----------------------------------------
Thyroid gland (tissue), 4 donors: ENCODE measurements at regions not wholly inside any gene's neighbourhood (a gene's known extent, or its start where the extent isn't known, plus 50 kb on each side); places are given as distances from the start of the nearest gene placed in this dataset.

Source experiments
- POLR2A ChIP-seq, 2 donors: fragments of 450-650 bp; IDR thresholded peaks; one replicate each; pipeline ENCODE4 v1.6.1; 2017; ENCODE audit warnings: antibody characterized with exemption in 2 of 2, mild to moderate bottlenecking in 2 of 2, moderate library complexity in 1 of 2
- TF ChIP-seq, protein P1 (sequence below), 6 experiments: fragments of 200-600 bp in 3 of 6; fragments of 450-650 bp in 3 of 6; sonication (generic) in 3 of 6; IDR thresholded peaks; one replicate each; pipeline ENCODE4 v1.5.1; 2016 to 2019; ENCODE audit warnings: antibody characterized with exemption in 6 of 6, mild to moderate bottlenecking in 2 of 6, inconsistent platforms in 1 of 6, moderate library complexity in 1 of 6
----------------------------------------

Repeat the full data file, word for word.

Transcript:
Thyroid gland (tissue), 4 donors: ENCODE measurements at regions not wholly inside any gene's neighbourhood (a gene's known extent, or its start where the extent isn't known, plus 50 kb on each side); places are given as distances from the start of the nearest gene placed in this dataset.

Source experiments
- POLR2A ChIP-seq, 2 donors: fragments of 450-650 bp; IDR thresholded peaks; one replicate each; pipeline ENCODE4 v1.6.1; 2017; ENCODE audit warnings: antibody characterized with exemption in 2 of 2, mild to moderate bottlenecking in 2 of 2, moderate library complexity in 1 of 2
- TF ChIP-seq, protein P1 (sequence below), 6 experiments: fragments of 200-600 bp in 3 of 6; fragments of 450-650 bp in 3 of 6; sonication (generic) in 3 of 6; IDR thresholded peaks; one replicate each; pipeline ENCODE4 v1.5.1; 2016 to 2019; ENCODE audit warnings: antibody characterized with exemption in 6 of 6, mild to moderate bottlenecking in 2 of 6, inconsistent platforms in 1 of 6, moderate library complexity in 1 of 6